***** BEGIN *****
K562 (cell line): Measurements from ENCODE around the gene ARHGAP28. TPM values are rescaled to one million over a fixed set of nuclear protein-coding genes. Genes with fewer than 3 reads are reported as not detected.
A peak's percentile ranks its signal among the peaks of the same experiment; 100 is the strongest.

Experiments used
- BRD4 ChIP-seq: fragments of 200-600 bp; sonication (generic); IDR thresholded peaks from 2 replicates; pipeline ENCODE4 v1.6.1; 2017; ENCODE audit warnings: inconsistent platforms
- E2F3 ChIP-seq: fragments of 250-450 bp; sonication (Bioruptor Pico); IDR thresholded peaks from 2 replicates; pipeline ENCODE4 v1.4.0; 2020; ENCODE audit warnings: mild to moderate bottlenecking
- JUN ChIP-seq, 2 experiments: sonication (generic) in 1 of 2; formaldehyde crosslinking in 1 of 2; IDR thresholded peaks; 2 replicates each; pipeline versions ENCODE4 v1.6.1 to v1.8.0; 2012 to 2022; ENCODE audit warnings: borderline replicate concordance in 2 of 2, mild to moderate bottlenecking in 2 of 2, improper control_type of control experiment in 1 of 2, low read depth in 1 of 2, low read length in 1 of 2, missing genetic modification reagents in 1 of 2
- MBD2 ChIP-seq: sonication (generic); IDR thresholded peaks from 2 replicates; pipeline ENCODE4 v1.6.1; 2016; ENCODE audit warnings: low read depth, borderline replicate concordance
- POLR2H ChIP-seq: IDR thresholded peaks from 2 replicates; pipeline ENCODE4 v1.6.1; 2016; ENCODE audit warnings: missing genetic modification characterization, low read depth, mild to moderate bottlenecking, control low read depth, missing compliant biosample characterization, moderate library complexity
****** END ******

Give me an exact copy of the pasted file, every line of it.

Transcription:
K562 (cell line): Measurements from ENCODE around the gene ARHGAP28. TPM values are rescaled to one million over a fixed set of nuclear protein-coding genes. Genes with fewer than 3 reads are reported as not detected.
A peak's percentile ranks its signal among the peaks of the same experiment; 100 is the strongest.

Experiments used
- BRD4 ChIP-seq: fragments of 200-600 bp; sonication (generic); IDR thresholded peaks from 2 replicates; pipeline ENCODE4 v1.6.1; 2017; ENCODE audit warnings: inconsistent platforms
- E2F3 ChIP-seq: fragments of 250-450 bp; sonication (Bioruptor Pico); IDR thresholded peaks from 2 replicates; pipeline ENCODE4 v1.4.0; 2020; ENCODE audit warnings: mild to moderate bottlenecking
- JUN ChIP-seq, 2 experiments: sonication (generic) in 1 of 2; formaldehyde crosslinking in 1 of 2; IDR thresholded peaks; 2 replicates each; pipeline versions ENCODE4 v1.6.1 to v1.8.0; 2012 to 2022; ENCODE audit warnings: borderline replicate concordance in 2 of 2, mild to moderate bottlenecking in 2 of 2, improper control_type of control experiment in 1 of 2, low read depth in 1 of 2, low read length in 1 of 2, missing genetic modification reagents in 1 of 2
- MBD2 ChIP-seq: sonication (generic); IDR thresholded peaks from 2 replicates; pipeline ENCODE4 v1.6.1; 2016; ENCODE audit warnings: low read depth, borderline replicate concordance
- POLR2H ChIP-seq: IDR thresholded peaks from 2 replicates; pipeline ENCODE4 v1.6.1; 2016; ENCODE audit warnings: missing genetic modification characterization, low read depth, mild to moderate bottlenecking, control low read depth, missing compliant biosample characterization, moderate library complexity